Britain is set to exceed targets to slash carbon emissions by a third by 2020, the government has said.
The government's "carbon plan" describes progress on and future plans for reducing greenhouse gases, and suggests that even without the recession green policies would be delivering a 34 per cent emissions cut by the end of the decade.
Climate Change Secretary Chris Huhne said the plan showed the UK was "walking the walk" on global warming, and tackling the issue was "achievable and affordable".
After George Osborne's autumn statement included little on the low-carbon economy and used language seen in some quarters as "anti-green", Huhne insisted the Chancellor backed efforts to tackle climate change.
"He is absolutely committed to dealing with the problem of climate change, precisely because he is convinced of the science," Huhne said.
The Climate Change Secretary, who was speaking before he travels to South Africa for the latest UN climate talks, said Osborne had brought in green policies including the green investment bank and a carbon floor price and had agreed the fourth carbon budget which will slash emissions by half by the mid 2020s.
The UK is absolutely committed to meeting its targets to cut emissions and such a move would present big business opportunities, he added.
So far progress has been made on "easy wins" such as replacing millions of boilers with more efficient, condensing models, which save householders around £95 on their bills a year, and insulating lofts and cavity walls.
Over the coming decade, cost-effective measures will continue, including more loft and cavity wall insulation, more efficient boilers and power stations switching from coal to gas.
The government predicts there will be no extra costs in this Parliament on making progress towards halving emissions by 2025.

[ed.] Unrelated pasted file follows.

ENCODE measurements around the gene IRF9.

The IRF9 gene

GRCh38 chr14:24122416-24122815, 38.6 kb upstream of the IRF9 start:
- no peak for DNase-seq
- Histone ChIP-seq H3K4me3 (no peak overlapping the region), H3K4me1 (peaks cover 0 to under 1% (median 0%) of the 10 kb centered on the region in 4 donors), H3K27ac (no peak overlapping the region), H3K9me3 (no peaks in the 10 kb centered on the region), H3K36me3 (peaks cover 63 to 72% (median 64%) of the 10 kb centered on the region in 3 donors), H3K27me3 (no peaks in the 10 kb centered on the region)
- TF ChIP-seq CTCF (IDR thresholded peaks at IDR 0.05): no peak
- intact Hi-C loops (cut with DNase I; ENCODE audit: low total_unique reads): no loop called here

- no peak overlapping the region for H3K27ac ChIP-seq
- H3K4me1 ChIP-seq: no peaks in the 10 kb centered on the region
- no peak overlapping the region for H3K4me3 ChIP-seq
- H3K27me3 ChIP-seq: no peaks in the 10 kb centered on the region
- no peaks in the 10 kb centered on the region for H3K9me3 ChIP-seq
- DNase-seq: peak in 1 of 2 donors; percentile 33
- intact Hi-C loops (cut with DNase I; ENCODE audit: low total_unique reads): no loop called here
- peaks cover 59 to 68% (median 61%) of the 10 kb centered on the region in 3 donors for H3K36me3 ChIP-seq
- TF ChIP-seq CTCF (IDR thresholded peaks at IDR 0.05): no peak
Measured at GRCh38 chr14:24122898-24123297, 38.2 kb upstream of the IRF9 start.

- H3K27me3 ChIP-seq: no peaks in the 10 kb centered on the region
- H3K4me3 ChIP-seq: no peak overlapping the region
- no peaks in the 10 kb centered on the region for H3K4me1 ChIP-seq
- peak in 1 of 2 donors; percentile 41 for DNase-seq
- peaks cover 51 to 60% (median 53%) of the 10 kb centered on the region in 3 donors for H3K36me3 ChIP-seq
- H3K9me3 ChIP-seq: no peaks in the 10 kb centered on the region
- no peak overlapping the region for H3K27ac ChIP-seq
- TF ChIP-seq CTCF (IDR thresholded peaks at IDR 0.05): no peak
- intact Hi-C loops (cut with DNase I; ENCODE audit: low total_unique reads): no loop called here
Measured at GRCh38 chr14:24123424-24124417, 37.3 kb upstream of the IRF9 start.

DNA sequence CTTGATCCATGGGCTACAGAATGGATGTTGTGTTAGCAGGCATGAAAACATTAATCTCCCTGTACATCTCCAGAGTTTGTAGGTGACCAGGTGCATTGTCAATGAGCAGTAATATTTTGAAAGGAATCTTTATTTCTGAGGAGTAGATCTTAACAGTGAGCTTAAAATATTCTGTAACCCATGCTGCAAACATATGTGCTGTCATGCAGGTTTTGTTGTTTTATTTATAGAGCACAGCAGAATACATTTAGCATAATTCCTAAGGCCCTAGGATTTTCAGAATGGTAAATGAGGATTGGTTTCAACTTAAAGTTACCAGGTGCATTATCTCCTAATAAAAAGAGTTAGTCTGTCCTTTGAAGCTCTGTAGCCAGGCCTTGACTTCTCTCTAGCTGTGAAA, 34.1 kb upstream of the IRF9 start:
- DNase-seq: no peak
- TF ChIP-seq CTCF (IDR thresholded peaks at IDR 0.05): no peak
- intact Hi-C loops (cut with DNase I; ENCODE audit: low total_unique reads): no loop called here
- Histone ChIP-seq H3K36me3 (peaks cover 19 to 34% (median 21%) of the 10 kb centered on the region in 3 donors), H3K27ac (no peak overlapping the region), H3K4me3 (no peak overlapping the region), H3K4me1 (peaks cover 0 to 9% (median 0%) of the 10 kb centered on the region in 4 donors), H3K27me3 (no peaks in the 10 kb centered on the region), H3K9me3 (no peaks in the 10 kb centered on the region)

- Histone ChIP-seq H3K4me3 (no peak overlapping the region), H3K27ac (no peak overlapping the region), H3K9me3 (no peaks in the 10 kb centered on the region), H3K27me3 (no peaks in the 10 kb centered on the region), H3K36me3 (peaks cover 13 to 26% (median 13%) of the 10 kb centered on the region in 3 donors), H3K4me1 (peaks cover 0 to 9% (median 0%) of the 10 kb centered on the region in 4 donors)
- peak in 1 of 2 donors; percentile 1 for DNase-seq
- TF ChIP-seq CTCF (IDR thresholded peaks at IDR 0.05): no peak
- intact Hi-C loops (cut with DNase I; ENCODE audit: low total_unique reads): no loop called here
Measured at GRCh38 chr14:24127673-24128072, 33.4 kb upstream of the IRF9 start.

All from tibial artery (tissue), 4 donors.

However meeting the goal in the 2020s will require large scale deployment of technology such as electric vehicles and heat pumps to warm homes, renewables, nuclear power and measures to capture and store emissions from power stations.
The cost to the economy of meeting the fourth carbon budget range from a benefit of £1 billion to costing £20 billion over the lifetime of the measures implemented - many of which will be in place long after the 2020s.
High fossil fuel prices would see savings from meeting the legally-binding goal to cut emissions by 80 per cent by 2050.
The move to a low carbon economy could leave the UK depending on imports of fossil fuels for just 7 per cent of its energy by 2050, compared to 88 per cent if it did nothing, Huhne said.
It would also open up opportunities and jobs in a "thriving" green technology sector.
"The carbon plan sends out a strong signal just before I head off to the Durban global talks that the UK is walking the walk on climate change and shows other economies that with the right planning it is achievable and affordable," he said,
"To the public and businesses at home, rightly worried about the cost of living and the state of the economy, the carbon plan shows that the gradual rebalancing of our economy away from carbon is achievable and, in the long run, highly desirable.
"Every bit of progress we make is one more step away from import dependency, away from price volatility and from the emissions that threaten our way of life."